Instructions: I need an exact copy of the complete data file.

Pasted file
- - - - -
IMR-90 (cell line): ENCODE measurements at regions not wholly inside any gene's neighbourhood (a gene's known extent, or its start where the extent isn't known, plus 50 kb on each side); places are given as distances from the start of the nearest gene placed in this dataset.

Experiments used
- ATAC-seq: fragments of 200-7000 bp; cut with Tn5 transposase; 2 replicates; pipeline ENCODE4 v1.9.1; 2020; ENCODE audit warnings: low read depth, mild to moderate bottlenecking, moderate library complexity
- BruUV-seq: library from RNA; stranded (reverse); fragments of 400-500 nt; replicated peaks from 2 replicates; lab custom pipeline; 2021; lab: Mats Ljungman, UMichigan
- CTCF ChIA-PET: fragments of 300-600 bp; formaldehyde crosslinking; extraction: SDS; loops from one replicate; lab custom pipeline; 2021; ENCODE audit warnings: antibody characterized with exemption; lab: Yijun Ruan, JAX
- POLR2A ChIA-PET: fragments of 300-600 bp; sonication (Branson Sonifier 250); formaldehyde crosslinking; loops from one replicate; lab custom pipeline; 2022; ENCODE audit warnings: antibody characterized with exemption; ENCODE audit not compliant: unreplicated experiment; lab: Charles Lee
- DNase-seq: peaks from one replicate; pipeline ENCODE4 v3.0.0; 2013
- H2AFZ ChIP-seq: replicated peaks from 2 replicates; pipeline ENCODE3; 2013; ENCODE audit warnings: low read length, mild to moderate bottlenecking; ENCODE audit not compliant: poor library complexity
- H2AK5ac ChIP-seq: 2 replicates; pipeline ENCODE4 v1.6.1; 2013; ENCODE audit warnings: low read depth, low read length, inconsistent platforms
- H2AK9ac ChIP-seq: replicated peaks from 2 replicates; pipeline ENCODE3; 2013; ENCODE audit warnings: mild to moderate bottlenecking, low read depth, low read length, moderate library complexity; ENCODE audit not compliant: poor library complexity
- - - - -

IMR-90 (cell line): ENCODE measurements at regions not wholly inside any gene's neighbourhood (a gene's known extent, or its start where the extent isn't known, plus 50 kb on each side); places are given as distances from the start of the nearest gene placed in this dataset.

Experiments used
- ATAC-seq: fragments of 200-7000 bp; cut with Tn5 transposase; 2 replicates; pipeline ENCODE4 v1.9.1; 2020; ENCODE audit warnings: low read depth, mild to moderate bottlenecking, moderate library complexity
- BruUV-seq: library from RNA; stranded (reverse); fragments of 400-500 nt; replicated peaks from 2 replicates; lab custom pipeline; 2021; lab: Mats Ljungman, UMichigan
- CTCF ChIA-PET: fragments of 300-600 bp; formaldehyde crosslinking; extraction: SDS; loops from one replicate; lab custom pipeline; 2021; ENCODE audit warnings: antibody characterized with exemption; lab: Yijun Ruan, JAX
- POLR2A ChIA-PET: fragments of 300-600 bp; sonication (Branson Sonifier 250); formaldehyde crosslinking; loops from one replicate; lab custom pipeline; 2022; ENCODE audit warnings: antibody characterized with exemption; ENCODE audit not compliant: unreplicated experiment; lab: Charles Lee
- DNase-seq: peaks from one replicate; pipeline ENCODE4 v3.0.0; 2013
- H2AFZ ChIP-seq: replicated peaks from 2 replicates; pipeline ENCODE3; 2013; ENCODE audit warnings: low read length, mild to moderate bottlenecking; ENCODE audit not compliant: poor library complexity
- H2AK5ac ChIP-seq: 2 replicates; pipeline ENCODE4 v1.6.1; 2013; ENCODE audit warnings: low read depth, low read length, inconsistent platforms
- H2AK9ac ChIP-seq: replicated peaks from 2 replicates; pipeline ENCODE3; 2013; ENCODE audit warnings: mild to moderate bottlenecking, low read depth, low read length, moderate library complexity; ENCODE audit not compliant: poor library complexity